Myles McKenzie
Myles McKenzie

Myles McKenzie

Indigenous Health Scholarship

James Cook University, Qld

Doctor of Medicine
Scholarship Awarded 2024

Sponsored by:
Rotary Club of Essendon

Indigenous Health Scholarship Program

Student Profile

I am Myles McKenzie, a proud Barundji Aboriginal man of the Paroo river, raised in Townsville, North Queensland. Having grown up in regional North Queensland, I became cognizant of the complex health disparities faced in Northern Australia, including the elevated prevalence of untreated mental illness within Aboriginal communities and inaccessibility to culturally sensitive health services. The implications of these health disparities became especially evident during my secondary education, where I learnt that suicide remains one of the leading causes of death for Aboriginal and Torres Strait Islander peoples, affecting Aboriginal children as young as nine years of age.

These shocking health disparities inspired my passion for mental health, determined to reduce mental illness and suicide in my community. This aspiration motivated my completion of a Bachelor of Psychology (Honours) before pursuing medicine. Currently, I am completing my second year of a Bachelor of Medicine, Bachelor of Surgery with an expected completion date of December 2028. Following my medical training, I plan to complete a psychiatric fellowship and utilise my diverse mental health skills along with my cultural background to provide culturally sensitive mental healthcare for Aboriginal communities across North Queensland.

How will I contribute to improving Indigenous health as a qualified medical practitioner or health worker?

As a young Aboriginal man, my medical aspirations were instigated following my Aboriginal initiation at the age of 13. During this time, I began to hear the stories of my community elders where I learnt of the substantial health disparities experienced within remote communities, noting a common theme among my Elders’ stories: a sense that their health had been forgotten.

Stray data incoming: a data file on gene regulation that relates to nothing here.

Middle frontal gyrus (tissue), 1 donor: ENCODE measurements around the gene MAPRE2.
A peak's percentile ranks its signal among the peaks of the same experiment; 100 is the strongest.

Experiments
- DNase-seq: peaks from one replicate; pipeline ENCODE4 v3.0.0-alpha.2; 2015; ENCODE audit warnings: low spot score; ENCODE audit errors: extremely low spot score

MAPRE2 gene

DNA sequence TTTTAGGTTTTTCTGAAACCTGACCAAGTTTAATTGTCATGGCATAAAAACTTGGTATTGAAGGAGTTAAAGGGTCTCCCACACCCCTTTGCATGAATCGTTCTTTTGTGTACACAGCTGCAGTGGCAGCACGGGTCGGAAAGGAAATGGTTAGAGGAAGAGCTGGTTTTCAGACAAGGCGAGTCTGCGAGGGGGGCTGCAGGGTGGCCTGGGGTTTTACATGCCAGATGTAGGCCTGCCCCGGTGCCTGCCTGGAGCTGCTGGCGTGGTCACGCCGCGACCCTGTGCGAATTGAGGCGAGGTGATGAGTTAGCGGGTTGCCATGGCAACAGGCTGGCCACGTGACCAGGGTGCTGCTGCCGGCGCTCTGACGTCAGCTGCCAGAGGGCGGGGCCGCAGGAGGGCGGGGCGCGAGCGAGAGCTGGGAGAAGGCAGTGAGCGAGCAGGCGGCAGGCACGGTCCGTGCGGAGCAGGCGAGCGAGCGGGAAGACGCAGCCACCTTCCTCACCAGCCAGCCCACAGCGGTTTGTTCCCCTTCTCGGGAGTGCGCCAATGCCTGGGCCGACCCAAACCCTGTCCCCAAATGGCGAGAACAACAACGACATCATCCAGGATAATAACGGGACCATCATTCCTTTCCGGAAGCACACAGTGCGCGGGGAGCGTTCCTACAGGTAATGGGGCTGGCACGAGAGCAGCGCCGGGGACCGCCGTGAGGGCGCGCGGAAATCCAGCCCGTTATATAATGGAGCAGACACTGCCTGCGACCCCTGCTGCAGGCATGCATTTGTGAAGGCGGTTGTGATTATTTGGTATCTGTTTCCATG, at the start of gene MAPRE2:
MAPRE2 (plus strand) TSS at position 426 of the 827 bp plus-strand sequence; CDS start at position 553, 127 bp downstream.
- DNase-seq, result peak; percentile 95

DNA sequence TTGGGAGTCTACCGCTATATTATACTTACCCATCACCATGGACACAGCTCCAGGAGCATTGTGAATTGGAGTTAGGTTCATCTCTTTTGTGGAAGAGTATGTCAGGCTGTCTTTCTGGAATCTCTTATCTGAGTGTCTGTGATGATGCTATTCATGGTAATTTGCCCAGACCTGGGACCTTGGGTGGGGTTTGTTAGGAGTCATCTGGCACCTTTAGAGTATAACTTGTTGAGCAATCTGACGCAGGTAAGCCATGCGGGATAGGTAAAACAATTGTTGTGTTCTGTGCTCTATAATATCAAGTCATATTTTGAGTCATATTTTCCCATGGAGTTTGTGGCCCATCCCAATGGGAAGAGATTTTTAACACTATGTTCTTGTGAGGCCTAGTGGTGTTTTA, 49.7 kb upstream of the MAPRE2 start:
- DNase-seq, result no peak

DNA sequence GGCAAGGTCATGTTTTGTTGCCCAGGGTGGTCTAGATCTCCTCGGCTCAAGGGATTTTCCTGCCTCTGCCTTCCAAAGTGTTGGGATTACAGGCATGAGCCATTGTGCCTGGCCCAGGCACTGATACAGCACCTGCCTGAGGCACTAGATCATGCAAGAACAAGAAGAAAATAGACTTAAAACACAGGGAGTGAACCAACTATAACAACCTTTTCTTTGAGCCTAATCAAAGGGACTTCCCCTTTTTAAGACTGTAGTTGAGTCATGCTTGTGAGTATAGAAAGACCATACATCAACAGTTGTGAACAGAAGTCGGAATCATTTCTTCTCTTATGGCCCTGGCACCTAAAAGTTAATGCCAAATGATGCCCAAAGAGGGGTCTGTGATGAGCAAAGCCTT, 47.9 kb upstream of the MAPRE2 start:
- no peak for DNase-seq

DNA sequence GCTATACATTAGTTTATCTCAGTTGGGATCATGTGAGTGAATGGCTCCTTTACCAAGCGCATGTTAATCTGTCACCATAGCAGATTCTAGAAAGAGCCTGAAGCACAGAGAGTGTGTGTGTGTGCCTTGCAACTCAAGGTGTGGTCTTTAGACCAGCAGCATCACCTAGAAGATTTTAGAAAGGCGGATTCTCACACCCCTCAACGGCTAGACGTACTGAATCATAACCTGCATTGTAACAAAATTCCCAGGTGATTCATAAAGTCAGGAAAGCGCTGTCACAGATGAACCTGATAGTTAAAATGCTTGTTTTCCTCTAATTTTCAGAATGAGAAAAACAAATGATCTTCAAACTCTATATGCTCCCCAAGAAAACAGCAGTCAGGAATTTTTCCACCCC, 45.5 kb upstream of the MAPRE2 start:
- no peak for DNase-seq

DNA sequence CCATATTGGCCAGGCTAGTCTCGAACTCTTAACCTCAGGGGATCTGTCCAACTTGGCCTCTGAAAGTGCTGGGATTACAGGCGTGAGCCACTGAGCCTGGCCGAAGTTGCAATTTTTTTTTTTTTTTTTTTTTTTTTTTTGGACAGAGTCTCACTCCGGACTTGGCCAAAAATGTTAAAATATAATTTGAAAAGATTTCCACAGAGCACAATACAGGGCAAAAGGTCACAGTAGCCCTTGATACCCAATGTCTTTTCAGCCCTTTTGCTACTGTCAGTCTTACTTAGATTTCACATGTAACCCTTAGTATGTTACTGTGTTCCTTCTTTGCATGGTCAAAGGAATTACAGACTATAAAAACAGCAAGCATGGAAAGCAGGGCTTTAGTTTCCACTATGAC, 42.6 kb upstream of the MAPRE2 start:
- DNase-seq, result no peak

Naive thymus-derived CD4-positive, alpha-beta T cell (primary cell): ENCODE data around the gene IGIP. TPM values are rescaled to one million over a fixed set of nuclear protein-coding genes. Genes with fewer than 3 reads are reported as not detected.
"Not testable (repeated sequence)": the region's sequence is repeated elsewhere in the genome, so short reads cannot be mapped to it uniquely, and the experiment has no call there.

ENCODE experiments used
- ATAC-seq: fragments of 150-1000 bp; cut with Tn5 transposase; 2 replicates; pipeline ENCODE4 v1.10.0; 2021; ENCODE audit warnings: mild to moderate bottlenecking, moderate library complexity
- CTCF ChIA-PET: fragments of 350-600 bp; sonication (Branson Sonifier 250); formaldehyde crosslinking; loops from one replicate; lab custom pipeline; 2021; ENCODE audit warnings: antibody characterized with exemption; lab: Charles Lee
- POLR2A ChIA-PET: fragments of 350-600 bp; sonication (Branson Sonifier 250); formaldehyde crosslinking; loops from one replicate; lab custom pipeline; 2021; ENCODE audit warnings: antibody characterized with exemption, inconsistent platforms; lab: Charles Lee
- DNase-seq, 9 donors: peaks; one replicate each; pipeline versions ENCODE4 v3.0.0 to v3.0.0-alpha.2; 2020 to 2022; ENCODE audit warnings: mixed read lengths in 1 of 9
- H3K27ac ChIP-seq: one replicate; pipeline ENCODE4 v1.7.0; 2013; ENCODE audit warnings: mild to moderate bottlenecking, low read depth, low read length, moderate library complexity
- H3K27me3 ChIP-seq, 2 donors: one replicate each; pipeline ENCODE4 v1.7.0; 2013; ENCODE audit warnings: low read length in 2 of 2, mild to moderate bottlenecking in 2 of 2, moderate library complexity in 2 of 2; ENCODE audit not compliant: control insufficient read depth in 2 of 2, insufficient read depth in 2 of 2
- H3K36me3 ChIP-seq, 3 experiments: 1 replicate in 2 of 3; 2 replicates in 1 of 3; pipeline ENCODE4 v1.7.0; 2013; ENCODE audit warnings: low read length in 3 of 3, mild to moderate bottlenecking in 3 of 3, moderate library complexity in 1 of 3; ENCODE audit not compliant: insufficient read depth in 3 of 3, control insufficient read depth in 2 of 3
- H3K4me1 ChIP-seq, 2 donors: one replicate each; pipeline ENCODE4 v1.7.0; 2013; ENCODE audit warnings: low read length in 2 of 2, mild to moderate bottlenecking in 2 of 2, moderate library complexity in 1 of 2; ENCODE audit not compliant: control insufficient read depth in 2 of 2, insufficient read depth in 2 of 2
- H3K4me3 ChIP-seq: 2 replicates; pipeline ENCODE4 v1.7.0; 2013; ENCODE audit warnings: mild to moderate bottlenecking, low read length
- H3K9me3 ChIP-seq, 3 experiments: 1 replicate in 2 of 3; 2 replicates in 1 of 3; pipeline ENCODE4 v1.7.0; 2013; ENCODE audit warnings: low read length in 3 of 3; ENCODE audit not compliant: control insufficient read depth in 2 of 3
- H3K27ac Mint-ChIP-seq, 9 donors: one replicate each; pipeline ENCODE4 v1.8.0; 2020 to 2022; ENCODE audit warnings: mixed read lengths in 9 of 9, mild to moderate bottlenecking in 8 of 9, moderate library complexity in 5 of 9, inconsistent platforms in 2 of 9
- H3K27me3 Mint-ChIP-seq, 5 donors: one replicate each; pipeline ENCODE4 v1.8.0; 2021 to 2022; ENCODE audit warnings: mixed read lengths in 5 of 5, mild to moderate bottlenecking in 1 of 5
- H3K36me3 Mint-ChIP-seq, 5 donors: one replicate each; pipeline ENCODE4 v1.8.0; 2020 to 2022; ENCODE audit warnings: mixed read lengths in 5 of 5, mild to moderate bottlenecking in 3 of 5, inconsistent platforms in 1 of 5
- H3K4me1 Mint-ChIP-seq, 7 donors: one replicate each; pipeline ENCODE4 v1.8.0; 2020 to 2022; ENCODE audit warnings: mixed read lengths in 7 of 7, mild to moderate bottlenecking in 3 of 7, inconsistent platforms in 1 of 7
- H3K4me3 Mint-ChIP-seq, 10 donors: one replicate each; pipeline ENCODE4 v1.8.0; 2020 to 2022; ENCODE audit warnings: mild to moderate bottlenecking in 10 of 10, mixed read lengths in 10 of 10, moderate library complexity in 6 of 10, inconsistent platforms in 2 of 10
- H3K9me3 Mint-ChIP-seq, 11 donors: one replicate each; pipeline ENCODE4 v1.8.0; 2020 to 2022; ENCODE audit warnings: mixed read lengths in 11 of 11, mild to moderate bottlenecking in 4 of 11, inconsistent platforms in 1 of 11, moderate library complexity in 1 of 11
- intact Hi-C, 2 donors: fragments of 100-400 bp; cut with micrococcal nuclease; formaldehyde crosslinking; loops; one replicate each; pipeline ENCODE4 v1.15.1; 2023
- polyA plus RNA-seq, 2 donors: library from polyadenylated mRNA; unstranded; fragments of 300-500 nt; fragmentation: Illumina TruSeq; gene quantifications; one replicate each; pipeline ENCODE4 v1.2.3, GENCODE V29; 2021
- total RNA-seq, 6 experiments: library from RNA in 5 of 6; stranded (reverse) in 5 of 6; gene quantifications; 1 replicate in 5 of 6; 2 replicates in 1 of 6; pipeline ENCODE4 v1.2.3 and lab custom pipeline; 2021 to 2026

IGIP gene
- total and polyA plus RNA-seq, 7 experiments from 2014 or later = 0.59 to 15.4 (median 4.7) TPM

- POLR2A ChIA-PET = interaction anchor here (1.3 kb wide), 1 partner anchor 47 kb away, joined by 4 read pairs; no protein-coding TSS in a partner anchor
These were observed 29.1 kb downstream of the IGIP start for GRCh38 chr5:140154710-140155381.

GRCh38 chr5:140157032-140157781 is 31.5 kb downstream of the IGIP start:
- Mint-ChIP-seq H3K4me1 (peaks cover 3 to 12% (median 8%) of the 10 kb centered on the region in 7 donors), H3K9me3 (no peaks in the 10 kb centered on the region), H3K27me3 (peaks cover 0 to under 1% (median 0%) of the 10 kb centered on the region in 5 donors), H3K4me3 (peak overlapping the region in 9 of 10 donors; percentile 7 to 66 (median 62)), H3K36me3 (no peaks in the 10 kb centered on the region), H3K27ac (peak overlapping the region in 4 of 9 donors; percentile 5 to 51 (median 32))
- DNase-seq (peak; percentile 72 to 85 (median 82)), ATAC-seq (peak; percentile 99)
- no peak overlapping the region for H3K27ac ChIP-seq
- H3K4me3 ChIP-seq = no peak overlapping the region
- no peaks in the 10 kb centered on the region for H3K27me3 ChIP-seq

This experience highlighted the crucial need for accessible and culturally sensitive healthcare on country, and I would love nothing more than the opportunity to implement this approach for my North Queensland region as an Aboriginal doctor. This desire quickly transpired into self-determination following work experience in the remote Hughenden hospital and Townsville psychiatric unit. I realised mental health was often under-appreciated in medicine, with many of my mob left suffering untreated mental illness, unable to access mental health services. This prompted my aspiration to become an Aboriginal psychiatrist in North Queensland and provide culturally sensitive mental healthcare on-country to reduce the soring prevalence of untreated mental illness in North Queensland.

Through this aspiration, I will utilise my medicine, psychology, and cultural background to adapt a holistic approach to patient care, recognising that each component, be it physical, social, environmental, cultural, or spiritual, are crucial to achieve positive patient outcomes. Most importantly, I hope to utilise my traditional Aboriginal Spirituality and medical knowlegde to provide cultural, community-based mental healthcare and finally, reduce the distressing presence of Aboriginal youth suicide.

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